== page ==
What causes Peter Pan syndrome?
Peter Pan syndrome is not listed in the Diagnostic and
Statistical Manual of Mental Disorders, and is not recognized by
the American Psychiatric Association as a mental disorder.
Don't know what has been said before. Peter Pan felt sadly
unable to be accepted by the adult world. As a defense, he rejected
what he perceived to be rejecting him. He would hide whenever
adults would come on the scene so that he would avoid interacting
with them. Adults presented the ongoing threat of the emotional
pain of rejection. Peter was just fearful and insecure with
feelings of inadequacy to an extreme and defended against this thru
avoidance of the potential cause. A fear of failure when
interacting with others that he perceived to be more capable and in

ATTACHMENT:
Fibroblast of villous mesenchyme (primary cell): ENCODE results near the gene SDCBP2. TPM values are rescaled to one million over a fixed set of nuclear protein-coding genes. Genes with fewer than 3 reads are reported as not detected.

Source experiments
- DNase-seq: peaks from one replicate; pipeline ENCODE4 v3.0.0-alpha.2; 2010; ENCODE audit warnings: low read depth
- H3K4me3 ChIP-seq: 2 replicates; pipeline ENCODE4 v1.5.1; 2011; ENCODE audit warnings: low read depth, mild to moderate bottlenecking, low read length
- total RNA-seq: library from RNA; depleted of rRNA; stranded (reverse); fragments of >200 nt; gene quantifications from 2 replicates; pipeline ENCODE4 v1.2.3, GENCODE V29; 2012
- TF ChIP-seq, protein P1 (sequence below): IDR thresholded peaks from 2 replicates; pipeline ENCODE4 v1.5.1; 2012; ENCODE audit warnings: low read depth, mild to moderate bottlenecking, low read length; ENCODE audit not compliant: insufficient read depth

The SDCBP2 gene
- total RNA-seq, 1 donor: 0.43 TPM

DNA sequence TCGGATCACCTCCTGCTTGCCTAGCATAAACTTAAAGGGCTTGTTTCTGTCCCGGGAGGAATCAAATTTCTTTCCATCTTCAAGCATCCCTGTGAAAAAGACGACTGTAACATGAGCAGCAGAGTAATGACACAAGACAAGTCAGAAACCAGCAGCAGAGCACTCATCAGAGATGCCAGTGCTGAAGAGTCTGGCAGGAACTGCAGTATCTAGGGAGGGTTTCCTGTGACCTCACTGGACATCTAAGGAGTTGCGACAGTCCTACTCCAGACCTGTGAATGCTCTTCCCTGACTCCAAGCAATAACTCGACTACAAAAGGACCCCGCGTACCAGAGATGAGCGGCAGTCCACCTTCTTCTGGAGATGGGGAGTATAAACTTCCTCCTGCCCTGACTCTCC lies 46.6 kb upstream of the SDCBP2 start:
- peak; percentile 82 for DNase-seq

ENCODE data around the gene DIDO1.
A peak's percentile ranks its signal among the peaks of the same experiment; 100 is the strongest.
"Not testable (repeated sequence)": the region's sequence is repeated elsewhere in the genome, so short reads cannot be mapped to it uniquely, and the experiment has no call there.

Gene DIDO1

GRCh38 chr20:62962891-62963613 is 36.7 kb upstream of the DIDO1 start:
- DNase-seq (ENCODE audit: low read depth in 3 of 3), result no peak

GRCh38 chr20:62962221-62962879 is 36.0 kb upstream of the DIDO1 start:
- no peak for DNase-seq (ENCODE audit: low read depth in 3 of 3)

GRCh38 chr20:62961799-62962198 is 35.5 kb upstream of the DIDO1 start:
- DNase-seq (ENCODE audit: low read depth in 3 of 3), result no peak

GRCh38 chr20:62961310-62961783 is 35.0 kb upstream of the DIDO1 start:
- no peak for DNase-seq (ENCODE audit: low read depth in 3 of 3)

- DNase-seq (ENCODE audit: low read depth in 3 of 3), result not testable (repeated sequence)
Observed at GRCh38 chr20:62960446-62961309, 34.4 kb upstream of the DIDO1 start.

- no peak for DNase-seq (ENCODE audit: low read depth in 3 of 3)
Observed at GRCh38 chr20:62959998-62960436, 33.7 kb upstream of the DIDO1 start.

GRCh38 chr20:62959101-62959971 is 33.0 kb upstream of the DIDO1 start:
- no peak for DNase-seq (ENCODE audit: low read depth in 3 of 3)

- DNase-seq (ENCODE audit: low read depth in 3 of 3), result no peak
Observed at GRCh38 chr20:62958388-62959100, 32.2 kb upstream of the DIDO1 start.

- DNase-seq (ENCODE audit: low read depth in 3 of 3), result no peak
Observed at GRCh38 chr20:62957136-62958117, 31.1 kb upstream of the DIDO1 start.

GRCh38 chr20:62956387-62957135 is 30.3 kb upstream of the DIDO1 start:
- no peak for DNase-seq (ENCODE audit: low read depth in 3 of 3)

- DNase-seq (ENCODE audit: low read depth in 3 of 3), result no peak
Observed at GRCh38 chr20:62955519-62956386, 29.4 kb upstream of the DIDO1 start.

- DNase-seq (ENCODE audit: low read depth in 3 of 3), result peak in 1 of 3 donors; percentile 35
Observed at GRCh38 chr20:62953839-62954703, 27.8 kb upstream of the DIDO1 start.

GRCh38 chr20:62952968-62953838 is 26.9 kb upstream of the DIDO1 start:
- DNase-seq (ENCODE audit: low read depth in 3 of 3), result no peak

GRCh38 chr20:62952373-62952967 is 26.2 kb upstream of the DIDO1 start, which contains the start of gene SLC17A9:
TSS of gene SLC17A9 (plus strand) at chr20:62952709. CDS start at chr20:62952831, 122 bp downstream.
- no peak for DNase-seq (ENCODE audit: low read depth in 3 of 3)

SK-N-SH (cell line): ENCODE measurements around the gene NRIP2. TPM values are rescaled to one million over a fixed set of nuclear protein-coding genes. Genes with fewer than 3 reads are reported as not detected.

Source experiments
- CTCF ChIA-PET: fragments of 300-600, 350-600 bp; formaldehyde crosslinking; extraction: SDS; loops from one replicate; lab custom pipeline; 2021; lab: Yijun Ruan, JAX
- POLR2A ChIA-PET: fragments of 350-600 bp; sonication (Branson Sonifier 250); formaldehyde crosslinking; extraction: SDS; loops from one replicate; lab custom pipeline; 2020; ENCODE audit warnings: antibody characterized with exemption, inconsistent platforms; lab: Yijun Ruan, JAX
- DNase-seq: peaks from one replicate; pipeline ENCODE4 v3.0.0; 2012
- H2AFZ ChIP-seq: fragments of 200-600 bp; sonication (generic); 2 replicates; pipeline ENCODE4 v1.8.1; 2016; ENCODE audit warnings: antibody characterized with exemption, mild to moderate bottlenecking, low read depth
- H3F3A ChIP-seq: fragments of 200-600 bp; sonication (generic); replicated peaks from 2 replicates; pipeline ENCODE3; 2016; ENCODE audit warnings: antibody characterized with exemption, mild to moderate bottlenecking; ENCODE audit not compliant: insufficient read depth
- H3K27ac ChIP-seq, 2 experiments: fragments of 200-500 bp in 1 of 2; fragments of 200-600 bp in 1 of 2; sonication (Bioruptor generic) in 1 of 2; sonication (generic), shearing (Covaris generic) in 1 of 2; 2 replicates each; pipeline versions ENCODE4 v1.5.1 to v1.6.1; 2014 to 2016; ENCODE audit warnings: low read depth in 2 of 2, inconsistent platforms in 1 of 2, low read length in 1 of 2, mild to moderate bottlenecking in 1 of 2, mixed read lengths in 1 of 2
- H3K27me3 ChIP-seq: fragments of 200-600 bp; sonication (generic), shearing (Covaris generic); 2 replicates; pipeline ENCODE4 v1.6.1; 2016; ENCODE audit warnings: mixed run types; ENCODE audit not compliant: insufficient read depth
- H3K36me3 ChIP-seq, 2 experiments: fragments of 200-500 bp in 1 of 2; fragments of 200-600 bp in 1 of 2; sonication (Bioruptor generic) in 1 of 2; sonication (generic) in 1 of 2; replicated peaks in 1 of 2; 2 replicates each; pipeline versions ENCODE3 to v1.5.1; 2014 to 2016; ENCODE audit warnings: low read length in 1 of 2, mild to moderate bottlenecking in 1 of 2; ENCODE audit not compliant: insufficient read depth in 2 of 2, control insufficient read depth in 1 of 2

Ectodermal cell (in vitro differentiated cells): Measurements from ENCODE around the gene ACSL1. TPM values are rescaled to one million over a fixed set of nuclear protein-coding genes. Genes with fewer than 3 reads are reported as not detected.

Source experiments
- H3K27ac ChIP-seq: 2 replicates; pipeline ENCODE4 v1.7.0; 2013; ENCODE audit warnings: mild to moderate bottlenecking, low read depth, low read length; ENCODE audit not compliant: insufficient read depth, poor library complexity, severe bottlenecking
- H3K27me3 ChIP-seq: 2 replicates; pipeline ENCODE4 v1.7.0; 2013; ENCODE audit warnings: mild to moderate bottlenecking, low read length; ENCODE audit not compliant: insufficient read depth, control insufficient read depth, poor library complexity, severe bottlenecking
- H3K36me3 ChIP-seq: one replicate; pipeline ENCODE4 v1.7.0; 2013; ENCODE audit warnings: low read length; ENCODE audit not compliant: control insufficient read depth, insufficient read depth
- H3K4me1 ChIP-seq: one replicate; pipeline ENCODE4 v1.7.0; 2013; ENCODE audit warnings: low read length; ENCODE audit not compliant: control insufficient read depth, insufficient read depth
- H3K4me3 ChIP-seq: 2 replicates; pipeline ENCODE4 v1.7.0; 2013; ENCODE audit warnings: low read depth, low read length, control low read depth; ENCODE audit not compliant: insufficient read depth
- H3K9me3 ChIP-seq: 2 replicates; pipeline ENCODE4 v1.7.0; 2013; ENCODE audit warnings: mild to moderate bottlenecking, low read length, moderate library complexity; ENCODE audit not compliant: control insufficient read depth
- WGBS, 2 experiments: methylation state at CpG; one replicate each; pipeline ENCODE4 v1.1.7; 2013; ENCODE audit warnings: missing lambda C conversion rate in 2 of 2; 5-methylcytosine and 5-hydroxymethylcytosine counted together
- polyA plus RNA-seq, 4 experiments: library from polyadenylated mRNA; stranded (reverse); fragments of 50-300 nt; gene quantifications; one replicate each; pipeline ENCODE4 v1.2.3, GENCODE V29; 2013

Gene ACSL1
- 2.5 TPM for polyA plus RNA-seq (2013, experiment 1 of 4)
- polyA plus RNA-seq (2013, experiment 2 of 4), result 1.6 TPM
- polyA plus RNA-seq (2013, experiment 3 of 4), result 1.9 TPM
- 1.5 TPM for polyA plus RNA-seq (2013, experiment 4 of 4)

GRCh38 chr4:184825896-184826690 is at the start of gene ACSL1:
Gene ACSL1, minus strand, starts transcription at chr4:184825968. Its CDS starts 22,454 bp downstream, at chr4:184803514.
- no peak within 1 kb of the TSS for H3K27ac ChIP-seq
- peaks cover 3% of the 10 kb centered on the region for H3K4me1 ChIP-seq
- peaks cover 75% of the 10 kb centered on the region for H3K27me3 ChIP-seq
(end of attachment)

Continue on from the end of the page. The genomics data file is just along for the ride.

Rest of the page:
control than he was. Peter Pan syndrome means an overwhelming fear
of failure interacting with those perceived to be more adequate
which is defended against thru avoidance, that is all.
Peter Pan syndrome, a desire to remain young and not face the
responsibilities of youth, is the natural result of anyone who had
a good childhood. The naive security of youth is looked upon fondly
as an ideal state of being. Although the "condition," which is
really just a state of mind, has gained a negative connotation in
quasi-psychological use, it is actually a normal part of the
post-adolescent mindset. If, however, the Peter Pan is to
completely shun adult responsibility to the detriment of happiness
or relationships, he can be said to be a "victim" of this syndrome.
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